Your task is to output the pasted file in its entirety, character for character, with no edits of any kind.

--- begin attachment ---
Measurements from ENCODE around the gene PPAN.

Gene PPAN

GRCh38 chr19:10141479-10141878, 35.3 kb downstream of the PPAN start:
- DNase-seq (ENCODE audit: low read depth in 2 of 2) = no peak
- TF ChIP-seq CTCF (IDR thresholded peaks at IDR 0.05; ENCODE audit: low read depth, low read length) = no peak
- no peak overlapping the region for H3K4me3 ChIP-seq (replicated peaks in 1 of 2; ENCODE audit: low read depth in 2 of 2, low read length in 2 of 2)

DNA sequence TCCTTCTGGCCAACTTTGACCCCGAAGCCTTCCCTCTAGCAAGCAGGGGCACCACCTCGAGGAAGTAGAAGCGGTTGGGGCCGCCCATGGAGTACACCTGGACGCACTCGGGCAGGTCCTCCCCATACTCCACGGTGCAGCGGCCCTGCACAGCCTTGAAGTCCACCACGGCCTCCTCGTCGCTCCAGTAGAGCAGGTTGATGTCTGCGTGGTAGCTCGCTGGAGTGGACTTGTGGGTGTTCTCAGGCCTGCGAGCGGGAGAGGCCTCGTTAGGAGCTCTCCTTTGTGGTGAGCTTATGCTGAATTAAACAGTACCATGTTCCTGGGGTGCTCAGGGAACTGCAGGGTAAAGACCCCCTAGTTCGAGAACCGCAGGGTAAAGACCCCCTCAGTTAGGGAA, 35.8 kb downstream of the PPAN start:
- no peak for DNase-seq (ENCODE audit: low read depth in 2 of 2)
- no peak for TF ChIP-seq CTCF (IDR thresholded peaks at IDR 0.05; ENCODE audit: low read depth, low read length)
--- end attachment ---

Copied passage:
Measurements from ENCODE around the gene PPAN.

Gene PPAN

GRCh38 chr19:10141479-10141878, 35.3 kb downstream of the PPAN start:
- DNase-seq (ENCODE audit: low read depth in 2 of 2) = no peak
- TF ChIP-seq CTCF (IDR thresholded peaks at IDR 0.05; ENCODE audit: low read depth, low read length) = no peak
- no peak overlapping the region for H3K4me3 ChIP-seq (replicated peaks in 1 of 2; ENCODE audit: low read depth in 2 of 2, low read length in 2 of 2)

DNA sequence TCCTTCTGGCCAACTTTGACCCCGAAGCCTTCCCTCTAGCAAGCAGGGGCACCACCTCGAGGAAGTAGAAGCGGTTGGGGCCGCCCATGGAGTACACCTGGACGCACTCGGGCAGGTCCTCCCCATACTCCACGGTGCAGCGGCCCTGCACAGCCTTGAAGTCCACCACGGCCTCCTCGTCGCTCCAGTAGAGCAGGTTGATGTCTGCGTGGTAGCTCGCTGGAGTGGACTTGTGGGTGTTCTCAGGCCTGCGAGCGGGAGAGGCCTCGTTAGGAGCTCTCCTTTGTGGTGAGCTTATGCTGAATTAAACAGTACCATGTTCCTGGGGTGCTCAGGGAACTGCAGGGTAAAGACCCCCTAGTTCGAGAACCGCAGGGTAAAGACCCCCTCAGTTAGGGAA, 35.8 kb downstream of the PPAN start:
- no peak for DNase-seq (ENCODE audit: low read depth in 2 of 2)
- no peak for TF ChIP-seq CTCF (IDR thresholded peaks at IDR 0.05; ENCODE audit: low read depth, low read length)